Edinburgh World Heritage - News Article

 

Director's Notes - January 2015

Monthly update from EWH Director Adam Wilkinson.


Jan 29, 2015

This month brings a mixed bag of progress reports, showing us pushing forward existing (and very interesting) projects and working hard to start up others. Work is underway on Playfair’s magnificent Surgeon’s Hall, which with the works we have supported over the road on Poundsavers is starting to build into a mini-regeneration scheme in its own right. Krzysztof has been building up our international partnerships and bringing learning back to Edinburgh, and our fundraising for the Jawbone Arch has received a tremendous boost from the Shetland Amenity Trust. We are looking forward to the return of the bones.

As everyone who has embarked on a building project will know, it takes a huge amount of work to bring a project to fruition – even a bathroom or kitchen replacement. Apply this to a living historic capital city and it is all rather more complex. Rather than simply administering grant funds on behalf of Historic Scotland, EWH works hard to take project much further, putting a great deal of professional effort into helping projects that would otherwise not happen into the light. As a consequence, we have a large number of most excellent projects at the preparatory stages, which we can’t report on here for fear of raising expectations: not every project can happen in a timely manner.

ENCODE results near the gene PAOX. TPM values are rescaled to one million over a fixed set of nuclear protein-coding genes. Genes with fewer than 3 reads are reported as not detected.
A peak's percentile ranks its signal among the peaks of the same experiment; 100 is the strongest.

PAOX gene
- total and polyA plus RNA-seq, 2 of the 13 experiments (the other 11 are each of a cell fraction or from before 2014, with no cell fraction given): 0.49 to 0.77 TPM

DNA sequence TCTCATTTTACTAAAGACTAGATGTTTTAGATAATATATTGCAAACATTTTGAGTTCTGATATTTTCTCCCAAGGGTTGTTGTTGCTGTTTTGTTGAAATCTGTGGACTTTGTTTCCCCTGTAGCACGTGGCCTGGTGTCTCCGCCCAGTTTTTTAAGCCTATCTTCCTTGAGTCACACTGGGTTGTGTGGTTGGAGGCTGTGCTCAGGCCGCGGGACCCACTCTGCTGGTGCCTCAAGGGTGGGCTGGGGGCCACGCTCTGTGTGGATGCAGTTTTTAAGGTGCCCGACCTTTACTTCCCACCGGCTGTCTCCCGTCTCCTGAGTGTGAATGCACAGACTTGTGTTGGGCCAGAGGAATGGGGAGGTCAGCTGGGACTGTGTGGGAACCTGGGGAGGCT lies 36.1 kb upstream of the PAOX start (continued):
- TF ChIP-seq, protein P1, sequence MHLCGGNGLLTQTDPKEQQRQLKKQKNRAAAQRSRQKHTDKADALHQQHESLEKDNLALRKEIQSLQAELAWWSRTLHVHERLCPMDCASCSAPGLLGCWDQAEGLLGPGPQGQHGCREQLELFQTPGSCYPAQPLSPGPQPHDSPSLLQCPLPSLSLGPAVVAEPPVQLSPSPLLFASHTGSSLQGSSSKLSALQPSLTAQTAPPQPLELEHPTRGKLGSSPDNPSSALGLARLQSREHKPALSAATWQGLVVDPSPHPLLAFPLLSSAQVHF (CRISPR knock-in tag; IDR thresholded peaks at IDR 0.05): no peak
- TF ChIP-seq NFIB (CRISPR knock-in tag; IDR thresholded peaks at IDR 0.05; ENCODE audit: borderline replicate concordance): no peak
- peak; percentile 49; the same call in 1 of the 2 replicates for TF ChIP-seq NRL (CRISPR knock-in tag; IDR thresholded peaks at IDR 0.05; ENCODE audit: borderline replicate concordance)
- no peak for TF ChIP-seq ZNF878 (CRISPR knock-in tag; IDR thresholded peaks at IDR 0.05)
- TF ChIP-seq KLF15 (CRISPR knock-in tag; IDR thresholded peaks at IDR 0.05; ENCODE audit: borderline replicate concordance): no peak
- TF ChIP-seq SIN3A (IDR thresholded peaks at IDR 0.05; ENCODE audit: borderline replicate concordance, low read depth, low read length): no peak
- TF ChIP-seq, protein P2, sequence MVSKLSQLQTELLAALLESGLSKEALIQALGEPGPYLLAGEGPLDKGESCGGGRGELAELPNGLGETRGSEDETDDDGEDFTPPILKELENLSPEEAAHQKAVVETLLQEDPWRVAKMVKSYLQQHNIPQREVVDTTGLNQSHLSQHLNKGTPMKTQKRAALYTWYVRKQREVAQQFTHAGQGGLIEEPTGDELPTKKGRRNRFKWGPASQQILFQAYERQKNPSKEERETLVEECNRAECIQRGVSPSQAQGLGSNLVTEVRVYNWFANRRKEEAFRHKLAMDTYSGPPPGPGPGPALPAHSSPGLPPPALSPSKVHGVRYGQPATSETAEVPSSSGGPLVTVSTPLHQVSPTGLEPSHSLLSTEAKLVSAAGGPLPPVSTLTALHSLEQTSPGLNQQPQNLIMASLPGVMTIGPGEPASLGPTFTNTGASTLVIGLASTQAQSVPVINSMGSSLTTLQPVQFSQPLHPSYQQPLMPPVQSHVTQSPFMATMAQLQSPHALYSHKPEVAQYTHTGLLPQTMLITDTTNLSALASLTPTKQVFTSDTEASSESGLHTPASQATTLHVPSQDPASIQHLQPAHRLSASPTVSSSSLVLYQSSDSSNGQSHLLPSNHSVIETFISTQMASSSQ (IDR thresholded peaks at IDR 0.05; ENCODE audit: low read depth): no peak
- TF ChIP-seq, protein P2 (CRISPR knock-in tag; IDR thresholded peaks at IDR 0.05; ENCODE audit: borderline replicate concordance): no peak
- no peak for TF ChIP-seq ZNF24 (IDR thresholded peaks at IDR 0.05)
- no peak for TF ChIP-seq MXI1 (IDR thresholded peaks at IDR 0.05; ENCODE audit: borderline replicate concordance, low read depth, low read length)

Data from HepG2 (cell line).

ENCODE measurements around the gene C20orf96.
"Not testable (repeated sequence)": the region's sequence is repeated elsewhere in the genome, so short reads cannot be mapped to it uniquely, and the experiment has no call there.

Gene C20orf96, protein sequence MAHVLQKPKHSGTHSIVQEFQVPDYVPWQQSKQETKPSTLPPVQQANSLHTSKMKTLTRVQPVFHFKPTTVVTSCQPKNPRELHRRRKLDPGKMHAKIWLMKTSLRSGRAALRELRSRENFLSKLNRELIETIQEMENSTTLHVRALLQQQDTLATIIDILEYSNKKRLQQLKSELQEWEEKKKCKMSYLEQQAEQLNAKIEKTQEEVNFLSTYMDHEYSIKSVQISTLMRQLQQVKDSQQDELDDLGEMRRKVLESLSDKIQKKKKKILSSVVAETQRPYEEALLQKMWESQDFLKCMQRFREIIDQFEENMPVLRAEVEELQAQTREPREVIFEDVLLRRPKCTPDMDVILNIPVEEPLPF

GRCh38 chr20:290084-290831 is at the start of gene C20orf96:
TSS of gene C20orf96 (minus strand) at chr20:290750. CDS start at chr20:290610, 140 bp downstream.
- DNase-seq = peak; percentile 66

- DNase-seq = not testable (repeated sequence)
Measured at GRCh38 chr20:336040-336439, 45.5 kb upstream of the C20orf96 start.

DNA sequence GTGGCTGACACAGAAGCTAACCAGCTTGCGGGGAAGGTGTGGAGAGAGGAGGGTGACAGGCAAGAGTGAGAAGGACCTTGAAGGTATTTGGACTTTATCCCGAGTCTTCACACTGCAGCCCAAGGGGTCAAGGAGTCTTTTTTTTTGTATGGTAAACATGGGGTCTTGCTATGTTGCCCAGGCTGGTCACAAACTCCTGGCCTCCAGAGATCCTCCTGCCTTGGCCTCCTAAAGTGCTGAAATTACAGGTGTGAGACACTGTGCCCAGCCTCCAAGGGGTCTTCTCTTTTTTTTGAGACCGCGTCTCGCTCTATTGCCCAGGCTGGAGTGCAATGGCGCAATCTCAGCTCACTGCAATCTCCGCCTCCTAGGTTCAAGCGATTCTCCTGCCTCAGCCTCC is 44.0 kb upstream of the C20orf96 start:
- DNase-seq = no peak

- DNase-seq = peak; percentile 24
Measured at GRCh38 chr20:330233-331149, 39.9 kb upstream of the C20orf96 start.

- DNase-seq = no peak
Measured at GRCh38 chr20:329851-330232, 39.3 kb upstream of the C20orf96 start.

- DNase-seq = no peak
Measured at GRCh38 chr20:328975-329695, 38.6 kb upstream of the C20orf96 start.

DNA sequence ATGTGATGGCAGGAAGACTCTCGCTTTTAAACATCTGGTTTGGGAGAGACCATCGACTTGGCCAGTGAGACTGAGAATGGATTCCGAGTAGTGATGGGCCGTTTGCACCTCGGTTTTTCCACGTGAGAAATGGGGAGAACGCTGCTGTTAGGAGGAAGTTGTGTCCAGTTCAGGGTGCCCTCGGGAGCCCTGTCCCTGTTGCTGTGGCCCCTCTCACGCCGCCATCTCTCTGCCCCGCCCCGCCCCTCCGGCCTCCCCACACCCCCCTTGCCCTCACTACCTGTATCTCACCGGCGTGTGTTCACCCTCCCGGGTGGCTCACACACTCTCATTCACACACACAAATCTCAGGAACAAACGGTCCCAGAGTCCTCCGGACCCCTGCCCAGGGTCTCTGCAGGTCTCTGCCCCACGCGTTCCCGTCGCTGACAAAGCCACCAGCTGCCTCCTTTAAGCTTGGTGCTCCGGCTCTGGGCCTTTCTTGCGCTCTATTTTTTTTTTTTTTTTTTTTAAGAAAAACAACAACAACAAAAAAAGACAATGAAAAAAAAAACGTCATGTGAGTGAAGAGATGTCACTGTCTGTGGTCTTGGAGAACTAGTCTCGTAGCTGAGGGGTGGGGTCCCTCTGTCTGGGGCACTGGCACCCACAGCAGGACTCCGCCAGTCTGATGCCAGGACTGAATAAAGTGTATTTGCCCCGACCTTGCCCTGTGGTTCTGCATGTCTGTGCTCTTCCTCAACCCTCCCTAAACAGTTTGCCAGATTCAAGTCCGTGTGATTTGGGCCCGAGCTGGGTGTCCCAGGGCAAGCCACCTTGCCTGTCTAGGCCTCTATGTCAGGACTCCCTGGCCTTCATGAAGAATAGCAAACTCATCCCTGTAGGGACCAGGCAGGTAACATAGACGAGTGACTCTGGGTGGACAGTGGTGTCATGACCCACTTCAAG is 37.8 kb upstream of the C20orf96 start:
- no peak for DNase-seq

The hard work required to bring these projects forward is a reflection on the complexity of cities. This was a theme pursued by Susan Denyer of ICOMOS UK at a recent conference in Canterbury on the World Heritage Convention that I attended this month. The conference focused heavily on the legal and technical aspects of the convention, which are largely irrelevant to the everyday management of a living historic city, but presentations from Susan and a small number of other practitioners brought proceedings to life (most especially Zoran Pavlov of the Ministry of Culture in the Republic of Macedonia, relating the struggles of the management of the Natural and Cultural Heritage of the Ohrid Region). The flip side of the question of complexity is the question of resilience – and Edinburgh has both in spades. The challenge for EWH and its partners remains to work out how to make the most of this for the city’s heritage and communities.

If you would like to be more involved in our work, the Board is seeking a new member with skills and experience in the realm of project management, to support the Board’s strategic overview of our work – you can find out more here.



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